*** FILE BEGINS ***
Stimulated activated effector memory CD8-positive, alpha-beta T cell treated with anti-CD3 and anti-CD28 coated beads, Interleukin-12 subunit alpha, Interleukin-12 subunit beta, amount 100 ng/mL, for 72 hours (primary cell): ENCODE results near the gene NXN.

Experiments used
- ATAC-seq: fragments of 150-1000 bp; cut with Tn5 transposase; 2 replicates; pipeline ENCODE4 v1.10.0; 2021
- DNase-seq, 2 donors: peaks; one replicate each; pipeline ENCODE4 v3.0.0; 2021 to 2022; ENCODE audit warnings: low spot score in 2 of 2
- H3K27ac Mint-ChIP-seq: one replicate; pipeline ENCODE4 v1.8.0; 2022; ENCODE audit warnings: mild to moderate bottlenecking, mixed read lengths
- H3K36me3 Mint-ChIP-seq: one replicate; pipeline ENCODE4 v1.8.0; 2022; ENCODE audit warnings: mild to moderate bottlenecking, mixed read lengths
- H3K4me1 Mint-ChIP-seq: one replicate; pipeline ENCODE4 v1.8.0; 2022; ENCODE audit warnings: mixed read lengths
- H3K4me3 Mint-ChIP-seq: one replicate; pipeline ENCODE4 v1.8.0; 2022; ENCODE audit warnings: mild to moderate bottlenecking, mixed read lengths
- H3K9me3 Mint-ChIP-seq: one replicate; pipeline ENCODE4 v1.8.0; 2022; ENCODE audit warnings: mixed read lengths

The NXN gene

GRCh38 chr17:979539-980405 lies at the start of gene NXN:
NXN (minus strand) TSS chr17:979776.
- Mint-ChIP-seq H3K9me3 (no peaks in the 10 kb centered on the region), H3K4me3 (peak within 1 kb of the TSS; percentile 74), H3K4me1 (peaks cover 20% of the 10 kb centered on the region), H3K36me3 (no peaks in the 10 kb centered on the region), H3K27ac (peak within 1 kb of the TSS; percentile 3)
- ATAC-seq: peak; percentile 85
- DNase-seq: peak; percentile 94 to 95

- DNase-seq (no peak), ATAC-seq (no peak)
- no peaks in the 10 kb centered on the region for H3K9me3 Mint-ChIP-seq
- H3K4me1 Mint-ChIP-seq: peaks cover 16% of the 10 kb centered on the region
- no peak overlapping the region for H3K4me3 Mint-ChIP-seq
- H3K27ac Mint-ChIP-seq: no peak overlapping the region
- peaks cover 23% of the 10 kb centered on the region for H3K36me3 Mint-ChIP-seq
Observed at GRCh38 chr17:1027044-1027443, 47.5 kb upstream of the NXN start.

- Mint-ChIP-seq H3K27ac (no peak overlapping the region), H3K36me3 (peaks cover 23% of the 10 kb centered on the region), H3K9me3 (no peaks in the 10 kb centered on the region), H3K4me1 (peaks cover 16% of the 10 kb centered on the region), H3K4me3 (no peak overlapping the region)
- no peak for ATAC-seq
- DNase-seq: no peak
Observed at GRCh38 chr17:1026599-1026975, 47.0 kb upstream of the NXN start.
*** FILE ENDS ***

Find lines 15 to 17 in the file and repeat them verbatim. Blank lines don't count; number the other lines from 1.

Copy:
- DNase-seq: peak; percentile 94 to 95

- DNase-seq (no peak), ATAC-seq (no peak)
- no peaks in the 10 kb centered on the region for H3K9me3 Mint-ChIP-seq